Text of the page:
Looking into the world of composting toilets and the choices I could make to upgrade my humble sawdust toilet is a real eye-opener. It is nice to know there are so many toilet composting systems to choose from. That means there must be more and more people opting to use them.
There is still an awful lot of stigma around the whole subject of compost loos, primarily I suppose because people are scared of what they will be confronted with when it comes to emptying them. Using a manufactured composting toilet means only dry matter is stored and you only ever get to see it when its completely decomposed and looks like soil.
You want to help the environment and use less water, but don’t want to wander around with a bucket of poo every few days, so the commercial waterless toilet seems the right choice. But, lets be honest, they look a little less sleek than your conventional WC. That’s probably why most people who choose them, do so because water is an issue at their holiday cottage or cabin. Looking at all the testimonials it seems most customers of the popular Sun-Mar Compact Self-Contained Composting Toilet do not have them in their permanent home. Necessity seems to be the reason most people choose a waterless toilet, rather than choice. I guess that’s because no matter how efficient and easy to use they are, they do still scream ‘composting toilet’, due to the bulky nature of their design.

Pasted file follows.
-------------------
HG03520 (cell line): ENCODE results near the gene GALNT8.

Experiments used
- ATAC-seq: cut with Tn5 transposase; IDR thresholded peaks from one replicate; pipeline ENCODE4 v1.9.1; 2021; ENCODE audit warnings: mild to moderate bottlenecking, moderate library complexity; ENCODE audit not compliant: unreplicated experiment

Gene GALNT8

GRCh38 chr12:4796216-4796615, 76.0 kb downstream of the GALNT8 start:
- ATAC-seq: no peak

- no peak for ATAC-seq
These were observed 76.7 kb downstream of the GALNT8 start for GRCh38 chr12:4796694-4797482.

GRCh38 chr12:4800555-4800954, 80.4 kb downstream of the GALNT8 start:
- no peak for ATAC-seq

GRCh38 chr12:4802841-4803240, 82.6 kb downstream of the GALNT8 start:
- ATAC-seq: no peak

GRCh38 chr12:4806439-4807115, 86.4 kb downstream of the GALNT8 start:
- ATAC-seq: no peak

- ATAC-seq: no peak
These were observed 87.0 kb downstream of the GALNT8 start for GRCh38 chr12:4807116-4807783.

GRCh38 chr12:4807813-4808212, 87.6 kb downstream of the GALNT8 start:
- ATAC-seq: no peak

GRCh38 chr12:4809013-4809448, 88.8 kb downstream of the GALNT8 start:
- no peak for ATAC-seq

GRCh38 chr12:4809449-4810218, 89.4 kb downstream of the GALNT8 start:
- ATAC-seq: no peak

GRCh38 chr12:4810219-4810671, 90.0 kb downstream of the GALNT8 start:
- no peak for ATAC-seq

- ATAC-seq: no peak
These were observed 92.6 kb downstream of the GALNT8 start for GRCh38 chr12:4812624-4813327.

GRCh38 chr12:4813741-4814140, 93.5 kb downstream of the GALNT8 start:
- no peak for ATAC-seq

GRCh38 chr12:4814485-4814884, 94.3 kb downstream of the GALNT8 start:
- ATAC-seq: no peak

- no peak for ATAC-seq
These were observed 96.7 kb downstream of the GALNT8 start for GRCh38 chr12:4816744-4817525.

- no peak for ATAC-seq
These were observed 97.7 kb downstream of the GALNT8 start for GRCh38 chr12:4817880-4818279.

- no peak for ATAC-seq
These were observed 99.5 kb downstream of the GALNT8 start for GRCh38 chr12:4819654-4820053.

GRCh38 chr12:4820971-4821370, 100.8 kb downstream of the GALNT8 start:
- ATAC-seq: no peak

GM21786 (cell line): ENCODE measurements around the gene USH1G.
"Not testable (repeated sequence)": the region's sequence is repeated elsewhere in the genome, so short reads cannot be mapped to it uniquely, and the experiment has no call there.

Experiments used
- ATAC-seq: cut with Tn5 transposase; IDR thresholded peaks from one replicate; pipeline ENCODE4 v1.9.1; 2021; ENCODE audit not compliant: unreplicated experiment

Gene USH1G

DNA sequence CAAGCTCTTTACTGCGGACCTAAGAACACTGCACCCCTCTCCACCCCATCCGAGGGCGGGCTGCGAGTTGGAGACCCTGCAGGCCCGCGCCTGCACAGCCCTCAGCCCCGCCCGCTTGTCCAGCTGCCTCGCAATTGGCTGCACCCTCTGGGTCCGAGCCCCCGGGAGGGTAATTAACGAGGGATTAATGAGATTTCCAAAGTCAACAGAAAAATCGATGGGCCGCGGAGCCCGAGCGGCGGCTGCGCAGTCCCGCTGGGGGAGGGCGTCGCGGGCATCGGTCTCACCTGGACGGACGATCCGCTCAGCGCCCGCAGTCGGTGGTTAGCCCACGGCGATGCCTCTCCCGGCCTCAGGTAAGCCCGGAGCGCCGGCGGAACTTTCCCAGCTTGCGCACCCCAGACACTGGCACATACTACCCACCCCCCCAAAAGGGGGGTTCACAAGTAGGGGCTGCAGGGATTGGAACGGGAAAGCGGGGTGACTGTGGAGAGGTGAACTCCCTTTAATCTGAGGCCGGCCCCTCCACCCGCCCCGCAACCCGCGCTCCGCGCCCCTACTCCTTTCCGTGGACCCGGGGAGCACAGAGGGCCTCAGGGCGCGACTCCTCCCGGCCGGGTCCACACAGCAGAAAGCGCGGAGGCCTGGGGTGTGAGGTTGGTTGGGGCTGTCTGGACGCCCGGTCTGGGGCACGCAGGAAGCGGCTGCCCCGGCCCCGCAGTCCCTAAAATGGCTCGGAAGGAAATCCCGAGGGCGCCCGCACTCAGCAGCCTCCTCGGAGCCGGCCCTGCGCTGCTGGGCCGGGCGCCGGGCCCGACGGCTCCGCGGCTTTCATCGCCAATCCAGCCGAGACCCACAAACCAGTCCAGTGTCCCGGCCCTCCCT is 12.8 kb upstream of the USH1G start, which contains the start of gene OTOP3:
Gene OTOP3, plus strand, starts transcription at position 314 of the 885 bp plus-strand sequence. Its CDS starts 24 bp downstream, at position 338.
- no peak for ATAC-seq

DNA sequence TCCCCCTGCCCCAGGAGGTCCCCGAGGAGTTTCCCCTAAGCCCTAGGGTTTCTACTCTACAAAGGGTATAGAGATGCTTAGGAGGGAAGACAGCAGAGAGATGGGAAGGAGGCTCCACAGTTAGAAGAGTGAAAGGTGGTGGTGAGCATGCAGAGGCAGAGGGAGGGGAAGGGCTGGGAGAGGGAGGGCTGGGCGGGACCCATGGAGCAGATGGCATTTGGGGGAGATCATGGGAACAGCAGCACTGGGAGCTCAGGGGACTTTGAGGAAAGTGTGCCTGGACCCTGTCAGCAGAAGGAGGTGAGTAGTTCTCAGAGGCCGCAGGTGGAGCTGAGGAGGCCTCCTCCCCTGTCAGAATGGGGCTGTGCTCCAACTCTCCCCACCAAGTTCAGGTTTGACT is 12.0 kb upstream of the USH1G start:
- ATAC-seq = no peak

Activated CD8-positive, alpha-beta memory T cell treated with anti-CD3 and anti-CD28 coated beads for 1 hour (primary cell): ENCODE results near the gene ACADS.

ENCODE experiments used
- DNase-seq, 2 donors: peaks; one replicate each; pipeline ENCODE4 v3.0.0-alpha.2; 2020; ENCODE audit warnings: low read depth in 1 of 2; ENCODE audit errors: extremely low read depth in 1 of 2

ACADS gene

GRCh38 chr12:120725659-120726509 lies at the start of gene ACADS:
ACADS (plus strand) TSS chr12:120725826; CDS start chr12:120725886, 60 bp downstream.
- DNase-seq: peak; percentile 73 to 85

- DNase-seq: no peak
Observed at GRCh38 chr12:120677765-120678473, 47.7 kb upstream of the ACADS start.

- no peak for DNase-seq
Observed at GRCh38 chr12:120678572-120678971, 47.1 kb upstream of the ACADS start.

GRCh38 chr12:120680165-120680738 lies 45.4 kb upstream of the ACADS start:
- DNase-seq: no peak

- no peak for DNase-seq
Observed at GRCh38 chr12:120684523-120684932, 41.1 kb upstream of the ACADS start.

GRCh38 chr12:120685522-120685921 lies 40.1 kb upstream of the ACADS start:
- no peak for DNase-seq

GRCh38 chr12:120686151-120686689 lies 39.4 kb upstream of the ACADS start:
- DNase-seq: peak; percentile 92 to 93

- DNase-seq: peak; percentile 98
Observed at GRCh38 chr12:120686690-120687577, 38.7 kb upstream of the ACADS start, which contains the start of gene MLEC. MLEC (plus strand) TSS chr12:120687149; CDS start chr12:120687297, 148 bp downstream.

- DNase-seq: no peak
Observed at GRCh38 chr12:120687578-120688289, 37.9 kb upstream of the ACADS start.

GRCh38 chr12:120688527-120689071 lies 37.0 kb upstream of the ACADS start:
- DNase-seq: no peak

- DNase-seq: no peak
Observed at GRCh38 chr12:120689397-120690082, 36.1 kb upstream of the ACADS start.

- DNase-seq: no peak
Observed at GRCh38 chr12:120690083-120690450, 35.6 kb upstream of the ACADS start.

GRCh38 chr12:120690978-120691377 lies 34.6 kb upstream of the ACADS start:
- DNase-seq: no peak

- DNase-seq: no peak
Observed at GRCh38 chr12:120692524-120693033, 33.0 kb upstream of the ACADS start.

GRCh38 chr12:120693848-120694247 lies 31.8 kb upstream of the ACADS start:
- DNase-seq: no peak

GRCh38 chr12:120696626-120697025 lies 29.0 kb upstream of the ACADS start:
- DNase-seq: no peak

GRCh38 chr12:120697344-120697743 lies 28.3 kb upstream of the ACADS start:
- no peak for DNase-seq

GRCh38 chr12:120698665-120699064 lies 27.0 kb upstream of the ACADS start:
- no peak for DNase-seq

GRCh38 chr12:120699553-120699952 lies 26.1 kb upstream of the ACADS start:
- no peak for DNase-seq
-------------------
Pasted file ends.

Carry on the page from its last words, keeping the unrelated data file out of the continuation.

Choosing a centralised composting toilet system means the actual WC part of the whole enterprise can look an awful lot more like an ordinary toilet. All the waste storage and composting takes place downstairs out of site. So the toilet you sit on looks very much like any other (though without the cistern).
Using a centralised dry compost toilet means the storage capacity is greater. This means you have to remove completely composted hummus even more rarely than with a self contained version.
The system works in exactly the same way. A vent pipe with fans draws odour and moisture outside while allowing oxygen in to speed up the decomposition of the organic waste. An overflow system is desired so that any build up of liquid can be diverted to a soak-away, septic tank or sewage system. This is rarely likely to be needed as the fan should easily promote the evaporation of all liquid. But in times of extreme cold and heavy use, it is better to have this option available.
The drawback with these systems is the amount of space they require. Many of the toilet composting units are not particularly bulky, but they must be situated directly below the toilet itself, so that waste matter falls from one to the other. The units range in size but start at only around 2 x 2 x 3 feet which isn’t very large. The issue is having space underneath your toilet for it. If you do have some spare space underneath your bathroom this is ideal, here we’d end up with the composting unit in the kitchen which really isn’t that appealing at all.
Another key point is that you can have only one WC per composting unit. So these are still always going to be Eco way of dealing with human waste more suited to holiday cabins or small residential homes.
It seems the only way people can forget they’re using a composting toilet is to hide every trace of it away from the bathroom. So the centralised dry composting toilet is probably the future as far as waterless toilets are concerned. I will have to mention it to MrDB…
For a more self sufficient future